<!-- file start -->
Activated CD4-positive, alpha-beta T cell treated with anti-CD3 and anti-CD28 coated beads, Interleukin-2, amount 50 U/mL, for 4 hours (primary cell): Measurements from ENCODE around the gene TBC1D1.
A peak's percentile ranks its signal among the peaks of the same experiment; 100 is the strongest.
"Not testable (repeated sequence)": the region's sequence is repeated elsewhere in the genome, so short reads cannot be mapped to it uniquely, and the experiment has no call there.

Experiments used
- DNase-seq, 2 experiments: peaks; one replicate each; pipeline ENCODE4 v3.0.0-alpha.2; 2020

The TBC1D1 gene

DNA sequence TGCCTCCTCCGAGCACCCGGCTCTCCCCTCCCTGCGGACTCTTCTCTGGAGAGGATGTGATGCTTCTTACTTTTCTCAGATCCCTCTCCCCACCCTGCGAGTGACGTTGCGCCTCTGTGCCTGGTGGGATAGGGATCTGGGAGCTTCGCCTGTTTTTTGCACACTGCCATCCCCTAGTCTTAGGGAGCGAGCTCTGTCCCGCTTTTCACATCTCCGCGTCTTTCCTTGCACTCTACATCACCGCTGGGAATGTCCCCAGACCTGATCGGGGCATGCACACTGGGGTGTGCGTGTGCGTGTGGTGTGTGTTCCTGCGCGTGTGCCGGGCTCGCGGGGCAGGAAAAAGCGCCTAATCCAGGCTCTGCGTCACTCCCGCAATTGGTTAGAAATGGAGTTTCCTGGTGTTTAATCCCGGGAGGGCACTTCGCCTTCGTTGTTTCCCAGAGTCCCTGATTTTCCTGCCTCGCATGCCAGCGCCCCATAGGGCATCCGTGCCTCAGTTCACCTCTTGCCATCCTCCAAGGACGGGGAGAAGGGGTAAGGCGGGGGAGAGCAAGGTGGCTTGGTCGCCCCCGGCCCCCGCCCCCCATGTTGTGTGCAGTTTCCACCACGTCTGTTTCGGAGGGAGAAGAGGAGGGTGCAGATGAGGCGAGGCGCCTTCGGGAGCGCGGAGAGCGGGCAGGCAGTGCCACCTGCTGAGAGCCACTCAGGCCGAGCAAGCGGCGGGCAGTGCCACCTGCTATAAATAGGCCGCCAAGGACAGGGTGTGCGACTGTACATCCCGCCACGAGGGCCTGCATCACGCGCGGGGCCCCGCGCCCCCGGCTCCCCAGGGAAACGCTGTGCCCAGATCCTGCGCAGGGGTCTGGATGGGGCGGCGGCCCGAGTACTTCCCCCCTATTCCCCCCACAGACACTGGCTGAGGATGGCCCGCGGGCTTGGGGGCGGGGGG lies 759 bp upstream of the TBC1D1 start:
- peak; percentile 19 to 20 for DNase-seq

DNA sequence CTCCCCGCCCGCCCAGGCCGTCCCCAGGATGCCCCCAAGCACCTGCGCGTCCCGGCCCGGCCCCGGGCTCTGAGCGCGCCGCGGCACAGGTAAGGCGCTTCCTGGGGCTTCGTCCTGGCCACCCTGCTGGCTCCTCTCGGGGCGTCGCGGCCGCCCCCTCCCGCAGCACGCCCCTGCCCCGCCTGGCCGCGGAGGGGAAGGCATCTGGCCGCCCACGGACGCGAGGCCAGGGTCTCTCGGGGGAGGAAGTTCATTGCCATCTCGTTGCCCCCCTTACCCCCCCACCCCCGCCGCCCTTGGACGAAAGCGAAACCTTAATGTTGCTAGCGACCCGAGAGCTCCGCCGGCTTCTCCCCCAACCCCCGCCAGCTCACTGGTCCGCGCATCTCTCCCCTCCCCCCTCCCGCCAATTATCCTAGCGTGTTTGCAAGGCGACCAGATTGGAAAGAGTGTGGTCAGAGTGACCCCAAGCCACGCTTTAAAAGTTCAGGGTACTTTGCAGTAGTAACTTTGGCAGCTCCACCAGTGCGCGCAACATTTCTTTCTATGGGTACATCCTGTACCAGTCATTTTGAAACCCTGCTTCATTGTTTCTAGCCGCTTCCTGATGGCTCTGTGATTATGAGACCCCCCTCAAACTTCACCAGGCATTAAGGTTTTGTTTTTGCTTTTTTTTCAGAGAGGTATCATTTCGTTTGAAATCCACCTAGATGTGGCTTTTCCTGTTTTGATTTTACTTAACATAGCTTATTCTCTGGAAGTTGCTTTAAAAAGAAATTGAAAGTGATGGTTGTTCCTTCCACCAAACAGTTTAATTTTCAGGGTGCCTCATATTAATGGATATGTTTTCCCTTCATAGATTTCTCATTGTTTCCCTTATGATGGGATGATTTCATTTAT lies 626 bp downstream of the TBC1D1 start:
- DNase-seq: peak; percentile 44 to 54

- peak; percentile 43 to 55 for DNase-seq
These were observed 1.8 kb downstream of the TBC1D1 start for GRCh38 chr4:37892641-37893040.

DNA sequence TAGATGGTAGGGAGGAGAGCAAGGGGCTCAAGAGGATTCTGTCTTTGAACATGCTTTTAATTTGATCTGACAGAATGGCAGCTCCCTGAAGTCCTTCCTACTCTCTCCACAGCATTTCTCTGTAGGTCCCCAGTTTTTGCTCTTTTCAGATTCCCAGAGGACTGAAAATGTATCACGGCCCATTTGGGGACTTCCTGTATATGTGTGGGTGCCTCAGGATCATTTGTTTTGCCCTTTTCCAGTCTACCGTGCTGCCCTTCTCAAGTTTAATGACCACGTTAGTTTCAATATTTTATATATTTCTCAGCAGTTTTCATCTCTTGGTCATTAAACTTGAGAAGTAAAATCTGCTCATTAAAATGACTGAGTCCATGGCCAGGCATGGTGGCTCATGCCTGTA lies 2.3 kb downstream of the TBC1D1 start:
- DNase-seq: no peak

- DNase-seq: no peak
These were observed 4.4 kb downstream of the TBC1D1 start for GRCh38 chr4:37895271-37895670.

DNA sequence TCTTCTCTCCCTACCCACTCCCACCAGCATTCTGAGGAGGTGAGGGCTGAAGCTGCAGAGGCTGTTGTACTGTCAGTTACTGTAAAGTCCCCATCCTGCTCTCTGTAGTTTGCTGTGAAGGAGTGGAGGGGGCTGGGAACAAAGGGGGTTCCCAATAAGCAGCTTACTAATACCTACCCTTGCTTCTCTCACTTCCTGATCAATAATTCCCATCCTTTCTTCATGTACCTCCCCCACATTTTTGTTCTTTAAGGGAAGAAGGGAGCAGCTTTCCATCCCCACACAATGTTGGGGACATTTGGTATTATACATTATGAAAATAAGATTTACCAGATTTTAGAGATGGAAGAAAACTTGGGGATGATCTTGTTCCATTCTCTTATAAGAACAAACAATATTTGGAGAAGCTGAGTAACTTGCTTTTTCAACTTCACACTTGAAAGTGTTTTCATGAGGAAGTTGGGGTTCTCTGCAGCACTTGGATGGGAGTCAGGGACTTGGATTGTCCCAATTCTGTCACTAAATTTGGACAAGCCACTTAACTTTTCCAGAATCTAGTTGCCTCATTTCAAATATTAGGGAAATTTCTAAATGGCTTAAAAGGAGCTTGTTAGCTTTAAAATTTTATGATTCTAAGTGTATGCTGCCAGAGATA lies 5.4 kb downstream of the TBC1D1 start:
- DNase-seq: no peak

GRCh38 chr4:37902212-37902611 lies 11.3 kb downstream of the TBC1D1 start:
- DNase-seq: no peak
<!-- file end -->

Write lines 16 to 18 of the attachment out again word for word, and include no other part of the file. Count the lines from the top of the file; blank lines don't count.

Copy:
These were observed 4.4 kb downstream of the TBC1D1 start for GRCh38 chr4:37895271-37895670.

DNA sequence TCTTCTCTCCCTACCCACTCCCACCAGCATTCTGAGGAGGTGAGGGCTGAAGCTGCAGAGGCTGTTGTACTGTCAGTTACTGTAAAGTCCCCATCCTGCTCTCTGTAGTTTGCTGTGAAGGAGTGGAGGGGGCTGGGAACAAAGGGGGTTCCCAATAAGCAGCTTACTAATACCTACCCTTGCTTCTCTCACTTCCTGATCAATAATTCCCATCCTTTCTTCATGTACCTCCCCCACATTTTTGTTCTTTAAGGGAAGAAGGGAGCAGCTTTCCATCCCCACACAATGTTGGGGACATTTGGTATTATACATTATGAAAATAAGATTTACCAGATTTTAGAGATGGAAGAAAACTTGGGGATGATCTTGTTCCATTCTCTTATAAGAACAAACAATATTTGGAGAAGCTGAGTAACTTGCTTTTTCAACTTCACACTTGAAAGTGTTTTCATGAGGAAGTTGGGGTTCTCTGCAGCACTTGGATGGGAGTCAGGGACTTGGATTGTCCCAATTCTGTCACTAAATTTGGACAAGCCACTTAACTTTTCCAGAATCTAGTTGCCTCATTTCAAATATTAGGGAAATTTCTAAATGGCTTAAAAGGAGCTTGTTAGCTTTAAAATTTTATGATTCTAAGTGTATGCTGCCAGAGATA lies 5.4 kb downstream of the TBC1D1 start:
- DNase-seq: no peak